Mutations in the Epidermal Growth Factor Receptor (EGFR) and Kirsten Rat Sarcoma (KRAS) genes occur in a mutually exclusive manner in ~15% and ~30% of all lung adenocarcinomas (LACs), respectively. Using Doxycycline (Dox)-regulated gene expression vectors, we have previously demonstrated that the forced co-expression of EGFR and KRAS mutants in LAC cells induces lethality through the hyperactivation of the RAS-mitogen-activated protein kinase (MAPK) pathway. A subsequent phosphoproteomic assay using Tet-O-KRASG12V-PC9 cells, which carry an endogenous EGFR mutation and was engineered to express KRASG12V upon Dox treatment, revealed that phosphorylation of extracellular signal-regulated kinases (ERKs) increased acutely and dramatically compared to the Tet-O-GFP-PC9 control. This suggested that early activation of ERK1/2 is a crucial event in mediating the observed lethality. Additionally, genetic and pharmacological inhibition of ERK1/2 rescued multiple co-expression LAC cells, confirming that ERK is the main mediator of this phenomena. Here, I aim to investigate whether KRAS- or EGFR-driven LAC cells exploit any existing negative regulatory mechanisms of the ERK to maintain its levels below its upper signalling threshold. Because MAPK signalling is typically regulated by phosphatases, our group performed an analysis of the MAPK phosphatase expression data comparing two LAC TCGA tumor subsets – tumors with (n=107) and without (n=123) either EGFR or KRAS mutation. This analysis revealed that Dual-specificity phosphatase 6 (DUSP6) is the only phosphatase that is up-regulated in tumors with a mutation in either two genes in comparison to their wildtype counterparts, suggesting that these tumors may be dependent on a robust DUSP6 activity to moderate the P-ERK1/2 levels and prevent ERK hyperactivation. Furthermore, when DUSP6 was inhibited in mutant KRAS or mutant EGFR bearing LAC cells using DUSP6 small-interfering RNAs (siRNAs) or a DUSP6 inhibitor called (E)-2-benzylidene-3-(cyclohexylamino)-2,3-dihydro-1H-inden-1-one (BCI), we observed that only the mutant bearing LAC cells were more sensitive to DUSP6 inhibition than the KRAS and EGFR wildtype cells. Such findings suggest a potential therapeutic scenario in EGFR or KRAS mutant LACs can be targeting through inhibiting DUSP6, a key negative feedback regulator that prevents the hyperactivation of ERK.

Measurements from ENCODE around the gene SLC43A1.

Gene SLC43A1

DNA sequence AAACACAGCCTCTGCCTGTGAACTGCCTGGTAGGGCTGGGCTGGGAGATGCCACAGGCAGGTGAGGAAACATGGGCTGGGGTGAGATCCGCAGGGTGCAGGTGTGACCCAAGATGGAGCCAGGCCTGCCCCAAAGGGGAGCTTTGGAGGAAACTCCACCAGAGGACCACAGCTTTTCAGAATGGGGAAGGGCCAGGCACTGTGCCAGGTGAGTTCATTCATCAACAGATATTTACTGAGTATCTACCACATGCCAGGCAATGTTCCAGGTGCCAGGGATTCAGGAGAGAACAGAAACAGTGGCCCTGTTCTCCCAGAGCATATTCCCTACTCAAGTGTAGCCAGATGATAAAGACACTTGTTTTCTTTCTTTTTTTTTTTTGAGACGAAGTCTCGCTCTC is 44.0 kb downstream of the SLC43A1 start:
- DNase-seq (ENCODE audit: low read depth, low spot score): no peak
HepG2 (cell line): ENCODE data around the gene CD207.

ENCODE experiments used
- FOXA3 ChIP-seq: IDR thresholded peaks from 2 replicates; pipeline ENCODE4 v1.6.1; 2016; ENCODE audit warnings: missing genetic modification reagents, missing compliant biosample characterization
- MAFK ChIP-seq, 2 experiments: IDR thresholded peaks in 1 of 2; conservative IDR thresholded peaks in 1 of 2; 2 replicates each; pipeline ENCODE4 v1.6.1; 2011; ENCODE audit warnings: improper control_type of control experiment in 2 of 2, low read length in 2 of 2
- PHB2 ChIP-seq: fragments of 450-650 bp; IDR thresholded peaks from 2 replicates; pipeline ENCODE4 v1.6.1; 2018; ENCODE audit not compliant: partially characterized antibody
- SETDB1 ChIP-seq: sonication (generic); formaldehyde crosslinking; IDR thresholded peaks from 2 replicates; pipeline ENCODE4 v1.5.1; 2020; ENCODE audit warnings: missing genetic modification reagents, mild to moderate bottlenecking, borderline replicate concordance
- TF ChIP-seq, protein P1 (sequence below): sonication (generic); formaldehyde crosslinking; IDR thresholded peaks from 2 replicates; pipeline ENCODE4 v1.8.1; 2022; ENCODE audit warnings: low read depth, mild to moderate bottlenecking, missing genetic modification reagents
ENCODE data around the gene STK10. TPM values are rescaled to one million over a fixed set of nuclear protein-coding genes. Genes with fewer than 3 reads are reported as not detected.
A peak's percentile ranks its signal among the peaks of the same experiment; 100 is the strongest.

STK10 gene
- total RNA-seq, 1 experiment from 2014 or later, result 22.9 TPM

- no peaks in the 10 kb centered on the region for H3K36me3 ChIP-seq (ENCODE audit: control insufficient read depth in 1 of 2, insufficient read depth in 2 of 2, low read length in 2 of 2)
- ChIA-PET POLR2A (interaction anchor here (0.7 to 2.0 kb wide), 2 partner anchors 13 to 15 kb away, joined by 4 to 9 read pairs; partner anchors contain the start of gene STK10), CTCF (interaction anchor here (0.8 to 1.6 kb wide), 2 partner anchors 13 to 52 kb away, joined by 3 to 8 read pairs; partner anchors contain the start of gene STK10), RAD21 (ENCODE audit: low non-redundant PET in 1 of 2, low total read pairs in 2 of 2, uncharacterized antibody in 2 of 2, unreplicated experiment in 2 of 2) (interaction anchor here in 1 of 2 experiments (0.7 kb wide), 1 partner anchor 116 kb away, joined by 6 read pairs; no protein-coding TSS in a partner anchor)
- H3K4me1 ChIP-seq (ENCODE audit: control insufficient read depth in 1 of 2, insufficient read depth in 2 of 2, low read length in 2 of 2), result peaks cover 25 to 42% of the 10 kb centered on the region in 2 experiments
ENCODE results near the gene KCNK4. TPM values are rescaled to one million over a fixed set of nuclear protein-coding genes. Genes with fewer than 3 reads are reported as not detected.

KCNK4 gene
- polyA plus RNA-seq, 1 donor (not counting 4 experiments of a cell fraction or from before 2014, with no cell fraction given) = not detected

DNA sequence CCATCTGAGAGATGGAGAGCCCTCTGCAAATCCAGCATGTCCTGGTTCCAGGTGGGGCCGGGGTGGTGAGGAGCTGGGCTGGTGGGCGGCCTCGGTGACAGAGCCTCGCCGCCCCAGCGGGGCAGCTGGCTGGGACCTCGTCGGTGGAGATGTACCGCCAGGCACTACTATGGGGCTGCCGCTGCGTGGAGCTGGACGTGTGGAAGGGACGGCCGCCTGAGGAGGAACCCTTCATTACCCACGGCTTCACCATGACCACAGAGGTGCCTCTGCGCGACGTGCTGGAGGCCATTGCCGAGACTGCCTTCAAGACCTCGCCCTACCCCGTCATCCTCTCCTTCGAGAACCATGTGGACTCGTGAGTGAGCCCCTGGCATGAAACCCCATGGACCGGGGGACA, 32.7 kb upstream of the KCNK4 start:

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Resistance to BET inhibitors in lung adenocarcinoma is mediated through casein kinase 2 phosphorylation of BRD4 (2018)

Lung cancer is the leading cause of cancer related death in both men and women worldwide, mainly due to the lack of effective therapies. The development of specific chemical compounds that target epigenetic post-translational modifications has recently emerged as an excellent approach for validating new treatment strategies for diseases that have complex underlying mechanisms. JQ1 is a small-molecule inhibitor of the bromodomain and extraterminal (BET) family proteins, which function as important reader molecules of acetylated histones and recruit transcriptional activators to specific promoter sites. In many cancer lines the down-regulation of MYC, a known oncogenic transcription factor and contributor to the pathogenesis in certain cancer types, has been linked to BET inhibitor (BETi) treatment. In addition, resistance to BETis has only been examined in MYC-dependent cancers, with all forms of resistance involving re-expression of MYC, through several mechanisms. Previously, our lab has shown that lung adenocarcinoma (LAC) cells are inhibited by JQ1 through a mechanism independent of MYC down-regulation, identifying FOSL1 as a mediator of response. This suggests that the epigenetic landscape of cells from different origins and differentiation states influences response to JQ1. Therefore, I aim to investigate how LAC cells, independent of MYC down-regulation, acquire resistance to BET inhibition, to elucidate mechanisms of primary resistance and potential treatment strategies for LAC.Here, I establish resistance in two JQ1 sensitive LAC cell lines and demonstrate that MYC levels were not significantly altered, nor was FOSL1 expression reactivated in resistant lines, indicating a novel mechanism of resistance. Interestingly, resistant lines were still dependent on the BET protein BRD4, as demonstrated by siRNA knockdown, suggesting that BRD4 may drive resistance through regulating gene transcription independent of its acetyl-binding domain. Both resistant lines showed increased levels of phosphorylated BRD4, and also up-regulation of casein kinase 2 (CK2), a kinase previously shown to phosphorylate BRD4. Furthermore, combining JQ1 with a CK2 inhibitor showed synergistic effects in both resistant lines, with treatment leading to decreased levels of pBRD4. Overall, we have determined that LAC cells develop JQ1 resistance through mechanisms independent of MYC, identifying CK2 phosphorylation of BRD4 as a likely mechanism of resistance.